Coastal Time-lapse Stereo Photogrammetry during DEEPWAVE New Zealand

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Tuesday, 6 January 2015: 4:45 PM
130 (Phoenix Convention Center - West and North Buildings)
Tashiana C. Osborne, Saint Cloud State University, Saint Cloud, MN; and B. J. Billings

Stereo images of cloud patterns and near-shore waves upstream of the Southern Alps during DEEPWAVE are presented through photogrammetric analysis. The photos highlighted of this case were taken in the afternoon of Friday, 13 June 2014. These photos were chosen because they allow for focused analysis of cloud evolution over the ocean. Stratocumulus and other cumuliform, as well as cirrus clouds were captured as the sun set over the Tasman Sea, one of the South Pacific Ocean's marginal seas. Breaks in the thin band of stratocumulus along the shoreline, as well as the total time for cloud layer dissipation are also of interest. Views look northwest from Serpentine Road in Kumara Junction, South Island, New Zealand.

An Integrated Sounding System (ISS) located at the Hokitika Airport was the primary source of vertical profiles. The upper air sounding closest to the shoot time and location, plotted from Hokitika's 11:05 UTC upsonde data, shows 10 m/s NE winds near the surface. Images were taken on days with research flights over New Zealand from 2 June to 23 June 2014 to match DEEPWAVE objectives. On the night of 13 June 2014, NSF/NCAR's G-V HIAPER research aircraft completed a flight from Christchurch over the South Island. This flight became known as Intensive Observing Period 3 (IOP 3) Sensitivity Flight.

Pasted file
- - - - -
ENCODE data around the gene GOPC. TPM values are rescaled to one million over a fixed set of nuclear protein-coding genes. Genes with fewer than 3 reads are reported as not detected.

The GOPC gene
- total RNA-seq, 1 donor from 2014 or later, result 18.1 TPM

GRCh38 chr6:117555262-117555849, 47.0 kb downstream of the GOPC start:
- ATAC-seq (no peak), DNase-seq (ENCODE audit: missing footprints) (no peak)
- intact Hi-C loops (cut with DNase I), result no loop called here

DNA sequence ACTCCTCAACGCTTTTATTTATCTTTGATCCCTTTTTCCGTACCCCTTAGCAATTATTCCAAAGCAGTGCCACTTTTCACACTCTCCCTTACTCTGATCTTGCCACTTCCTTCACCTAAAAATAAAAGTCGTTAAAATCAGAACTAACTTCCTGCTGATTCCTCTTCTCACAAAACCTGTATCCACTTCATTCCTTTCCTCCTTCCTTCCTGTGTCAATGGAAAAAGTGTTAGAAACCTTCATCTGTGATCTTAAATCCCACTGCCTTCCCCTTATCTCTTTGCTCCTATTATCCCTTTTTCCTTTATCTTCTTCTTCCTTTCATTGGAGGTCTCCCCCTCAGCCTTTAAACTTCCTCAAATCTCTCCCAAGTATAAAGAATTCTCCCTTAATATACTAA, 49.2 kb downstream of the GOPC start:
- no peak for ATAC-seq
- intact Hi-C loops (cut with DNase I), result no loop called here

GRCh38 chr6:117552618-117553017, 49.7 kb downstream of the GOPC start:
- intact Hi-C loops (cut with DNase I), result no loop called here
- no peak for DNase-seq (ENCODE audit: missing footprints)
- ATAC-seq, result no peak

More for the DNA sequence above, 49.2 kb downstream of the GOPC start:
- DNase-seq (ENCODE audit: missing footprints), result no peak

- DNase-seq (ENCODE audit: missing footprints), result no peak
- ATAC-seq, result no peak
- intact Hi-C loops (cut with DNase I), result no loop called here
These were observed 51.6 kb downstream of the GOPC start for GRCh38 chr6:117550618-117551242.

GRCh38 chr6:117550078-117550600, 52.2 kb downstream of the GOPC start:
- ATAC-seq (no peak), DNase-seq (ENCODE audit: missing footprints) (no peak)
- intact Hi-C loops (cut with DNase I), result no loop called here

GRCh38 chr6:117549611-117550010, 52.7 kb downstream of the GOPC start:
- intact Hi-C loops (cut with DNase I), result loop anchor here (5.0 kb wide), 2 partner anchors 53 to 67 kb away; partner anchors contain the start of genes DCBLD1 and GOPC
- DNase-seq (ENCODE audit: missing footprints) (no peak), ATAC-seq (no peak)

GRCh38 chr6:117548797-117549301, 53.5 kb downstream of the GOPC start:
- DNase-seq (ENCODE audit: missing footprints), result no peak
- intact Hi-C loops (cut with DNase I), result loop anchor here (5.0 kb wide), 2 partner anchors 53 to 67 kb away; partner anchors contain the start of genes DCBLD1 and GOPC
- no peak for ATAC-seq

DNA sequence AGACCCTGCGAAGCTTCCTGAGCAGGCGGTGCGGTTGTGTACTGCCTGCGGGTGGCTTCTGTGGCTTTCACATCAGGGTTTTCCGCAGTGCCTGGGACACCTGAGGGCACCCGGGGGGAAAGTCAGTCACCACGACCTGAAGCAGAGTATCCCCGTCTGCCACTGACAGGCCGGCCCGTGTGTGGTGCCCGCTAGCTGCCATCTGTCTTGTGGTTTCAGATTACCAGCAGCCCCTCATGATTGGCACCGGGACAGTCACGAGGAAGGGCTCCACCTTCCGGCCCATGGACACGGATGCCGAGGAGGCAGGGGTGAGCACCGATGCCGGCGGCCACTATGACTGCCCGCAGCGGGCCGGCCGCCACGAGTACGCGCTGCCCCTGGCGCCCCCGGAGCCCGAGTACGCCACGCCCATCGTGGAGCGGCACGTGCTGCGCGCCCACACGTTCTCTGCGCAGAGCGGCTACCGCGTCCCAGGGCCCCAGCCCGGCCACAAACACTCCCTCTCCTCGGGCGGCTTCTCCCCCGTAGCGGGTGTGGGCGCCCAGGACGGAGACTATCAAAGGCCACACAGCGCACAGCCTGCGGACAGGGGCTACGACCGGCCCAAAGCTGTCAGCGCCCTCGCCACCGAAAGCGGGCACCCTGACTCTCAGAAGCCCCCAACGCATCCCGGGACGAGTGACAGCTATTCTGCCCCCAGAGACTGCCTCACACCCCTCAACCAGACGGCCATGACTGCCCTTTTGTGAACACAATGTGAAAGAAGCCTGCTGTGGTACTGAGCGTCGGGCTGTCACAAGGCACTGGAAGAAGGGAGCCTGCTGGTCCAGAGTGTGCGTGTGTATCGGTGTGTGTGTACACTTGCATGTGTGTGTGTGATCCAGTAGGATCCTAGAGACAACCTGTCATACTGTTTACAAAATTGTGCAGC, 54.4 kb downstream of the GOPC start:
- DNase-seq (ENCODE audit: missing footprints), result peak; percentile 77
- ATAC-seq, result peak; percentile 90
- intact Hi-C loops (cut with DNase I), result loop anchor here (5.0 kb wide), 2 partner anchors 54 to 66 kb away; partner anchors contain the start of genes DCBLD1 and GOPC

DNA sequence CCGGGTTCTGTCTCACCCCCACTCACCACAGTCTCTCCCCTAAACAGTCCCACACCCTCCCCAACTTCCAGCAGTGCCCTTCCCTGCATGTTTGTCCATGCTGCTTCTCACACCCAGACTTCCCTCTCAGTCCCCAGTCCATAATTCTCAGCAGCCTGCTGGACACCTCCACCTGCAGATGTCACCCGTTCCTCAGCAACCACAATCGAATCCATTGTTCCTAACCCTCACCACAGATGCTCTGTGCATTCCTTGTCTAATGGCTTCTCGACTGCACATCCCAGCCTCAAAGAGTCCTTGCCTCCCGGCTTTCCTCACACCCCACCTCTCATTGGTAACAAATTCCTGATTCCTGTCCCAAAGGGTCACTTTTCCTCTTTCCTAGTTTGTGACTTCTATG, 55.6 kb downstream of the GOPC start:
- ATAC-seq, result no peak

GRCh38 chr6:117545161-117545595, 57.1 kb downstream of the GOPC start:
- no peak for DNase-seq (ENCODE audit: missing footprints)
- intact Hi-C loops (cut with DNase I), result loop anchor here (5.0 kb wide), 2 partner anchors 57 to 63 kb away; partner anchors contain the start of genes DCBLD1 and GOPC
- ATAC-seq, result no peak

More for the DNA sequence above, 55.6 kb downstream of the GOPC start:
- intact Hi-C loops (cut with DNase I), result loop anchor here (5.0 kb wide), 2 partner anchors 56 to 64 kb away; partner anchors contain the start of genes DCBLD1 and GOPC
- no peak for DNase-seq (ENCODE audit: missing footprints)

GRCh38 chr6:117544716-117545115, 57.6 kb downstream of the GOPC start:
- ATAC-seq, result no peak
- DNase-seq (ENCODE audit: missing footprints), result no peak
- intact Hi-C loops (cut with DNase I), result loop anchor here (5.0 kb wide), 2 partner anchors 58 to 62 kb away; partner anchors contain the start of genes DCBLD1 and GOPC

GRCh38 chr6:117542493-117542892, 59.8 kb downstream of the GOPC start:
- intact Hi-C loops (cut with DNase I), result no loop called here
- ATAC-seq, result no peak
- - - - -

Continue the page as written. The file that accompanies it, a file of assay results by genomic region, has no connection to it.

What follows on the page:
Methods applied in the Terrain-Induced Rotor Experiment (T-REX) by Grubišić and Grubišić (2007) were closely followed while capturing stereo photographic images. Two identical cameras were positioned with a separation baseline of approximately 250 meters. Each camera was tilted upward approximately seven degrees and carefully positioned to capture parallel fields of view of the site. Developing clouds were captured using synchronized camera timers on a ten second interval. Ultimately, cloud locations and measurements can be determined using the recorded GPS locations of the cameras. The Camera Calibration Toolbox available for MATLAB was used in order to perform these elaborate triangulation calculations.